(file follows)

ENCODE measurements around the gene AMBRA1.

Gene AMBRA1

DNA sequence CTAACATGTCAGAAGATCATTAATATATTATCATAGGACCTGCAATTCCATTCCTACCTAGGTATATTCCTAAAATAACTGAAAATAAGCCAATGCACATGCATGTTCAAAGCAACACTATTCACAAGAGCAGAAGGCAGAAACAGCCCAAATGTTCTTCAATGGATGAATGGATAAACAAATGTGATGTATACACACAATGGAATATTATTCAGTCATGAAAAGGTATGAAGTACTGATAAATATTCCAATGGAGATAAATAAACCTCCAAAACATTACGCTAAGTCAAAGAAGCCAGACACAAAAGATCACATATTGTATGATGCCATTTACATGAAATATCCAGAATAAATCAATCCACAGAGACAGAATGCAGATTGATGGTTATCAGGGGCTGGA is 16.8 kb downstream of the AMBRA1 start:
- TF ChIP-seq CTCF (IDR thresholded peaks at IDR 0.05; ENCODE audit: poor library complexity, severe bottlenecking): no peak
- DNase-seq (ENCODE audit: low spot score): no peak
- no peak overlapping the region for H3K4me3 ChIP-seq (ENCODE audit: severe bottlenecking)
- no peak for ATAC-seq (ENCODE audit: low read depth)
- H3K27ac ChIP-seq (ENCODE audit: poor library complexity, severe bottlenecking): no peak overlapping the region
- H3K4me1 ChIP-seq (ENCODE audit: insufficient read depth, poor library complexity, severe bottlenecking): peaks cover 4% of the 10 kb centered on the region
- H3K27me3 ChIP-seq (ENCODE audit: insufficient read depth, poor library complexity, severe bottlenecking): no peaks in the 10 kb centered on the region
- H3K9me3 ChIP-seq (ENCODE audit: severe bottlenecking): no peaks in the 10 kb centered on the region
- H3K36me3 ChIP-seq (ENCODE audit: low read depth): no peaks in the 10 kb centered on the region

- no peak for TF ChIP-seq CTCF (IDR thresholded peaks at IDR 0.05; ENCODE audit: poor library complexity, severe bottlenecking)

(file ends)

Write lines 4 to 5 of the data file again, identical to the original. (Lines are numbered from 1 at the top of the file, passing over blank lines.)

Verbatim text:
- TF ChIP-seq CTCF (IDR thresholded peaks at IDR 0.05; ENCODE audit: poor library complexity, severe bottlenecking): no peak
- DNase-seq (ENCODE audit: low spot score): no peak